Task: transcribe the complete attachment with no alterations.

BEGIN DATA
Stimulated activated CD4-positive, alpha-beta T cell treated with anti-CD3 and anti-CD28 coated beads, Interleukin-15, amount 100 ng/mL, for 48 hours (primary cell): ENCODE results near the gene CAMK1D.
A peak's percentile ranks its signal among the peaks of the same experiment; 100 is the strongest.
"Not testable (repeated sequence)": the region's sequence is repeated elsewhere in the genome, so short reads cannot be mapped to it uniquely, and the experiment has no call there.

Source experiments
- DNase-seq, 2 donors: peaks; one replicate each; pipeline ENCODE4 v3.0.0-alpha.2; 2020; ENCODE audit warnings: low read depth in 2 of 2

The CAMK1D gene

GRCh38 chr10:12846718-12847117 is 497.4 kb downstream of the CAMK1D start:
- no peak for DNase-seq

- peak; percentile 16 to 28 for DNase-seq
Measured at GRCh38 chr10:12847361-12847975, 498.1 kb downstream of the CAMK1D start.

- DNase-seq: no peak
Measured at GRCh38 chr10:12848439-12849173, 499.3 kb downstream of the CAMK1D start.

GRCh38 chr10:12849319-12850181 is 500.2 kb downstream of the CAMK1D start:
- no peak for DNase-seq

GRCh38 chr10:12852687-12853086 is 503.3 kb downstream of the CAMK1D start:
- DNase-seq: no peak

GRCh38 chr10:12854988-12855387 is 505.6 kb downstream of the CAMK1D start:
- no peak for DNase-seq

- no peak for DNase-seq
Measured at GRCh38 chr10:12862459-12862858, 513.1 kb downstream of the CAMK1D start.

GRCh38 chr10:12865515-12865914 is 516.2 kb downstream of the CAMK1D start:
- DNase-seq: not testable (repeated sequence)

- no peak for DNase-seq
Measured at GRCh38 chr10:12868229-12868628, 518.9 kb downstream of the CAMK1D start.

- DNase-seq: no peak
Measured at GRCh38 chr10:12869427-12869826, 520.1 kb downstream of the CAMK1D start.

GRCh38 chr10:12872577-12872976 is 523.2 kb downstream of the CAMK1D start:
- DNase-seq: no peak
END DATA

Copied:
Stimulated activated CD4-positive, alpha-beta T cell treated with anti-CD3 and anti-CD28 coated beads, Interleukin-15, amount 100 ng/mL, for 48 hours (primary cell): ENCODE results near the gene CAMK1D.
A peak's percentile ranks its signal among the peaks of the same experiment; 100 is the strongest.
"Not testable (repeated sequence)": the region's sequence is repeated elsewhere in the genome, so short reads cannot be mapped to it uniquely, and the experiment has no call there.

Source experiments
- DNase-seq, 2 donors: peaks; one replicate each; pipeline ENCODE4 v3.0.0-alpha.2; 2020; ENCODE audit warnings: low read depth in 2 of 2

The CAMK1D gene

GRCh38 chr10:12846718-12847117 is 497.4 kb downstream of the CAMK1D start:
- no peak for DNase-seq

- peak; percentile 16 to 28 for DNase-seq
Measured at GRCh38 chr10:12847361-12847975, 498.1 kb downstream of the CAMK1D start.

- DNase-seq: no peak
Measured at GRCh38 chr10:12848439-12849173, 499.3 kb downstream of the CAMK1D start.

GRCh38 chr10:12849319-12850181 is 500.2 kb downstream of the CAMK1D start:
- no peak for DNase-seq

GRCh38 chr10:12852687-12853086 is 503.3 kb downstream of the CAMK1D start:
- DNase-seq: no peak

GRCh38 chr10:12854988-12855387 is 505.6 kb downstream of the CAMK1D start:
- no peak for DNase-seq

- no peak for DNase-seq
Measured at GRCh38 chr10:12862459-12862858, 513.1 kb downstream of the CAMK1D start.

GRCh38 chr10:12865515-12865914 is 516.2 kb downstream of the CAMK1D start:
- DNase-seq: not testable (repeated sequence)

- no peak for DNase-seq
Measured at GRCh38 chr10:12868229-12868628, 518.9 kb downstream of the CAMK1D start.

- DNase-seq: no peak
Measured at GRCh38 chr10:12869427-12869826, 520.1 kb downstream of the CAMK1D start.

GRCh38 chr10:12872577-12872976 is 523.2 kb downstream of the CAMK1D start:
- DNase-seq: no peak